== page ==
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ICBA goes to court to fight federal environmental assessment law

Peter Caulfield
ICBA goes to court to fight federal environmental assessment law

The Independent Contractors and Businesses Association (ICBA) of B.C. is going to court.

The ICBA will be making a submission to the Supreme Court of Canada when the court hears the federal government’s appeal of an Alberta court’s earlier ruling against Ottawa’s Impact Assessment Act (IAA).

The IAA is a federal environmental law that enables it to regulate a wide range of industrial projects.

Ottawa and Edmonton see the legislation very differently.

The federal government says the IAA authorizes it to regulate projects if they have environmental effects, such as climate change and impacts on Indigenous territory and ecosystems that fall into its jurisdiction.

Alberta, on the other hand, says the IAA is an intrusion into an area of provincial jurisdiction. It asked the Alberta Court of Appeal to rule on the legality of the legislation. In a 4-1 ruling, the court struck down the act.

“Climate change constitutes an existential threat to Canada,” the majority wrote, but the federal environmental law “involves another existential threat…and that is the clear and present danger this legislative scheme presents to the division of powers guaranteed by our Constitution and thus, to Canada itself.”

But Ottawa is appealing the ruling, so it’s back to court. The appeal is scheduled to be heard on March 21 and 22.

The appeal has 29 intervenors – provincial governments, First Nations, environmental and industry groups, including the ICBA and the Alberta Enterprise Group – who will be making submissions to the Supreme Court.

ICBA president Chris Gardner says the association is an intervenor in support of the Government of Alberta.

Gardner says the association has more than 4,000 members in construction and resource development in B.C. and Alberta, so a lot of jobs and investment are at stake.

The IAA adds unnecessary confusion, complexity and expense to the approval process, and will end up making Canada less competitive, he states.

“The federal act is an incursion that slows down the regulatory and approval process, and Canada is already slow to approve resource projects,” says Gardner. “This country has been losing too many resource development opportunities. Alberta wants to develop projects, but the federal government keeps saying ‘no.’ It’s very frustrating.”

Catherine Brownlee, president of Alberta Enterprise Group (AEG), says the IAA allows the federal government to decide whether a large-scale provincial resource or infrastructure project should be permitted to proceed, and if so, under what conditions. 

“In our view, while the federal government clearly has the power to undertake this type of comprehensive assessment process in relation to federally regulated projects, it does not have the constitutional authority to comprehensively regulate provincial projects in this way,” says Brownlee.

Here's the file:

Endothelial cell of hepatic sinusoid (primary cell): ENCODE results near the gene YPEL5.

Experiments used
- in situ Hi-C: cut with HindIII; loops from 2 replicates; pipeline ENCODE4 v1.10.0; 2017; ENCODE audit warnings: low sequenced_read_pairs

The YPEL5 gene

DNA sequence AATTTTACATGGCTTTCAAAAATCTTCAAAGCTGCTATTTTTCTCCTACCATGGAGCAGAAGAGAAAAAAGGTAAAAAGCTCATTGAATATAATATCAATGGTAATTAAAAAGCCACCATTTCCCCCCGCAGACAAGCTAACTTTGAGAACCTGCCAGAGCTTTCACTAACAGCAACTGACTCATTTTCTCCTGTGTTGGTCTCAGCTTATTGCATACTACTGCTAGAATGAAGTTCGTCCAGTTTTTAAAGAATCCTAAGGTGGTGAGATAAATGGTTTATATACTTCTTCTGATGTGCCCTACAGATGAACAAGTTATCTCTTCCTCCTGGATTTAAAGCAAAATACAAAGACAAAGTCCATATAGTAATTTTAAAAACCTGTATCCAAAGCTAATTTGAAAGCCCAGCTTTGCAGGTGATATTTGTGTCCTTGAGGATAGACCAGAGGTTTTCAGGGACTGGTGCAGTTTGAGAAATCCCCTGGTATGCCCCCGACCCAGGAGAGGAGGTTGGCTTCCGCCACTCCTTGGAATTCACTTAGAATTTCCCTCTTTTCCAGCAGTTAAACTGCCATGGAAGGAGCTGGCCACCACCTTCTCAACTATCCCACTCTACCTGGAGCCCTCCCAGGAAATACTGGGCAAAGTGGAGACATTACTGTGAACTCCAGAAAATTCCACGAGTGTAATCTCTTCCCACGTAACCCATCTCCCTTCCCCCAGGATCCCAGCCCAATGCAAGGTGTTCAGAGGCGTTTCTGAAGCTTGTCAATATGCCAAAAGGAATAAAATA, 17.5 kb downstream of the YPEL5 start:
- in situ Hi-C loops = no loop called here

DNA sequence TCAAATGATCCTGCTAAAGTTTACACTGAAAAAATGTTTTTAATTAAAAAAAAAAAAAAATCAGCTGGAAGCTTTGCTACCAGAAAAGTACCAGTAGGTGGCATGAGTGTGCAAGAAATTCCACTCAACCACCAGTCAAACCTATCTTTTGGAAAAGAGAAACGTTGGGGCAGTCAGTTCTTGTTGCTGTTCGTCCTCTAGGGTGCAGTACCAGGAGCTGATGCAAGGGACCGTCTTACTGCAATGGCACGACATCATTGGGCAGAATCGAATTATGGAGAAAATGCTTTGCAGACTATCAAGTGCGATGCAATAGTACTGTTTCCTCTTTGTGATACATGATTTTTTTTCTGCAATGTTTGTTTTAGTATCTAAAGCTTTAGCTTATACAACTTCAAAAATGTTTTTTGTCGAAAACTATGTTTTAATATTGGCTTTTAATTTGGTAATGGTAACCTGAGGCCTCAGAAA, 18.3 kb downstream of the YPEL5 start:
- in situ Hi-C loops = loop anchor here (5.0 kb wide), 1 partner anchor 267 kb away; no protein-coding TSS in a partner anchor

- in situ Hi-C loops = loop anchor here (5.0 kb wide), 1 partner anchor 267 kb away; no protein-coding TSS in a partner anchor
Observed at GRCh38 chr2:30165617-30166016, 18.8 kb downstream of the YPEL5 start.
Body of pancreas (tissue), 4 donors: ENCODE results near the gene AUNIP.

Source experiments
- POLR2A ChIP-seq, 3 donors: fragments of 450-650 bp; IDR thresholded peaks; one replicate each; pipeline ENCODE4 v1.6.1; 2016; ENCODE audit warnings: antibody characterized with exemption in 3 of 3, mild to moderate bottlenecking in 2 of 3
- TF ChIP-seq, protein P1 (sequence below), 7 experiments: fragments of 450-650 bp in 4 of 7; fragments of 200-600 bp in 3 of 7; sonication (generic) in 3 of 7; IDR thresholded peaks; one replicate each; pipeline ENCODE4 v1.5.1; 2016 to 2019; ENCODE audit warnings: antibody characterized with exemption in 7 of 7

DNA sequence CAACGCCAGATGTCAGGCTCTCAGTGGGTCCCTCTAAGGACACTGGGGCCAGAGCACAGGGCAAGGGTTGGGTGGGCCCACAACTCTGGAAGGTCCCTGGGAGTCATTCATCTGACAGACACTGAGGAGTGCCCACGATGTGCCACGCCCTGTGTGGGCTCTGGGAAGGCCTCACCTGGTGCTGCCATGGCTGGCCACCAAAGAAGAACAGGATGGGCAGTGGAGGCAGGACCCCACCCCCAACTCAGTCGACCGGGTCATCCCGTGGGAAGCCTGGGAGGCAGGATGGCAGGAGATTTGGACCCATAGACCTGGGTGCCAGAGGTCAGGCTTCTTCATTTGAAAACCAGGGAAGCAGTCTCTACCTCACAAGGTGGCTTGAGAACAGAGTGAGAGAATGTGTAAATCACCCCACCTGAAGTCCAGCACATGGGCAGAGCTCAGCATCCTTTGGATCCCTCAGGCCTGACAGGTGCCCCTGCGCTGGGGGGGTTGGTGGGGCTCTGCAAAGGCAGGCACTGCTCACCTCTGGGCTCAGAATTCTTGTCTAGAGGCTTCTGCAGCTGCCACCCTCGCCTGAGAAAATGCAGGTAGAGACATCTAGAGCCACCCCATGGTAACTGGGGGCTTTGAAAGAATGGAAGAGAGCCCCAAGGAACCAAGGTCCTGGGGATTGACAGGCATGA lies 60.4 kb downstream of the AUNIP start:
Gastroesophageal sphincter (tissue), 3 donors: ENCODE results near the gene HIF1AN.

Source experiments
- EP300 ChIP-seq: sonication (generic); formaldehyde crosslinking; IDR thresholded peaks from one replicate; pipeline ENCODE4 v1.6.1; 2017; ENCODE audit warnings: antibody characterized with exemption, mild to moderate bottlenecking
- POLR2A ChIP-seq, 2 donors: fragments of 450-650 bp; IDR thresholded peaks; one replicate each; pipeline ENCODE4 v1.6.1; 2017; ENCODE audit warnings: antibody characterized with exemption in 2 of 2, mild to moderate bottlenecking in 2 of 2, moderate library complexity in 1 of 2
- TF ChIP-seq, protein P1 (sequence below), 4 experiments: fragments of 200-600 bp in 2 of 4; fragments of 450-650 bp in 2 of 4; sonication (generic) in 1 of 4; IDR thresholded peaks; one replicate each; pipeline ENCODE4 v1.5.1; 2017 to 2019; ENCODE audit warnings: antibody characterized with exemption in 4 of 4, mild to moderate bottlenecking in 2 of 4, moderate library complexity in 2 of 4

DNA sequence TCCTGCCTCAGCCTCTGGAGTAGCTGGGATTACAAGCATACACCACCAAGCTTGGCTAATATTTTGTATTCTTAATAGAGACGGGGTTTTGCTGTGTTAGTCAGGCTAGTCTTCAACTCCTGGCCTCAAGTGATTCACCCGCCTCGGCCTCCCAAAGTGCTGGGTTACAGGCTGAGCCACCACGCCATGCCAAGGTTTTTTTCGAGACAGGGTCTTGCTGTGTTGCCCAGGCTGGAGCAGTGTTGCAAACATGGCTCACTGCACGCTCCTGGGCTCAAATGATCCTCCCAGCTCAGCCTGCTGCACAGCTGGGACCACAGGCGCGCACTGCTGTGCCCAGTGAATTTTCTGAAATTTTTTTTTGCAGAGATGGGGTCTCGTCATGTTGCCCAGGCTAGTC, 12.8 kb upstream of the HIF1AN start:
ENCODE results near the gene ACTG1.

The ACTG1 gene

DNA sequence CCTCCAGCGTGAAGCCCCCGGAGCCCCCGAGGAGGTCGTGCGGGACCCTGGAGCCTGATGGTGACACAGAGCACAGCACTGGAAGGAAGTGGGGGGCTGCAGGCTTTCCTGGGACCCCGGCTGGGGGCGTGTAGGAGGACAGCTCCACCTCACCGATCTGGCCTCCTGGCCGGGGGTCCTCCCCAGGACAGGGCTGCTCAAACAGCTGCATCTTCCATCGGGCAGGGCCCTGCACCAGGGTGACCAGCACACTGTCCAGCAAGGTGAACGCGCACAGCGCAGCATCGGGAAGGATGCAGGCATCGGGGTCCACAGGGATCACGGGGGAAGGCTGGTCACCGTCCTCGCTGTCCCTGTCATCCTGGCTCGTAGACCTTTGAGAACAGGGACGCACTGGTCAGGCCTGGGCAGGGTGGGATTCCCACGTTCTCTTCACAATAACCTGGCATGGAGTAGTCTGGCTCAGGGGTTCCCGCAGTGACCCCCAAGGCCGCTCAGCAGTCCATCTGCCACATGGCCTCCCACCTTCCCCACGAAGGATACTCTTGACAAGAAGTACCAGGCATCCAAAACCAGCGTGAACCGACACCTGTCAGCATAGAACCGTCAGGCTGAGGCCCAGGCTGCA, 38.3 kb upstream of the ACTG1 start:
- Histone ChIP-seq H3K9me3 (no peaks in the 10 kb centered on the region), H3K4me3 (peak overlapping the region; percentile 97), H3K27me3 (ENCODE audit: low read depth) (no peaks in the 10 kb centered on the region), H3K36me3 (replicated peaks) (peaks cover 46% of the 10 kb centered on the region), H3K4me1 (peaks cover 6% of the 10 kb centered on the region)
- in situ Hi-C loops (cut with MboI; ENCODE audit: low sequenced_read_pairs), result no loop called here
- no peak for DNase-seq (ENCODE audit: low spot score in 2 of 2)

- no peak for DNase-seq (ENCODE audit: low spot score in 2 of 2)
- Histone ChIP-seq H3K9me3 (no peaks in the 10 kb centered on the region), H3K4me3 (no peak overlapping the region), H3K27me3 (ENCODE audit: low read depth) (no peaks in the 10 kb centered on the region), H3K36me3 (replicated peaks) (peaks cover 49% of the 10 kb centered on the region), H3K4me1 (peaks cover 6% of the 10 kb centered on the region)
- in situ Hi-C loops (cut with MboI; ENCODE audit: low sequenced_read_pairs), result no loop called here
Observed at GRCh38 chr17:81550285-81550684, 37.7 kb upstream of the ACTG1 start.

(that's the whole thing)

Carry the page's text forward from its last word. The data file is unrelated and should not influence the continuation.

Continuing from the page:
She says allowing the federal government to assess and regulate provincial projects is not only inconsistent with Canada’s constitutional division of powers, it will also lead to regulatory overlap, intergovernmental conflicts and jurisdictional uncertainty in the assessment and approval of large projects. 

“In our view, the constitutional division of powers was intended to avoid these types of harmful consequences,” says Brownlee. “They have become increasingly common when both levels of government seek to exercise decision-making authority over the same project.”

Brownlee says AEG supports having comprehensive environmental assessments of large projects. 

“We believe, however, that comprehensive assessments should be performed only once, by the order of the government that is directly responsible for the projects, whether that is the federal government for federal works and undertakings, such as inter-provincial pipelines, or the provincial government for provincial works and undertakings, such as in-situ oilsands projects wholly within a single province,” she says. 

Other intervenors in the Supreme Court appeal are the Canadian Environmental Law Association (CELA), Environmental Defence Canada and MiningWatch Canada, but they are intervening in support of the IAA.

CELA lawyer Richard Lindgren, who is co-counsel for the trio, says his clients believe the IAA is constitutionally sound on the question of division of powers between the federal and provincial levels of government.

“It establishes an evidence-based process for gathering information and making decisions about the potential adverse effects of major projects on areas of federal jurisdiction,” says Lindgren.

Furthermore, he says, the legislation includes a mechanism for dealing with federal-provincial jurisdictional disputes.

“Where a project is subject to both federal and provincial environmental assessment laws, the IAA contains provisions that enable the establishment of a joint, integrated or harmonized federal/provincial review, also known as the ‘one project, one assessment’ approach.”

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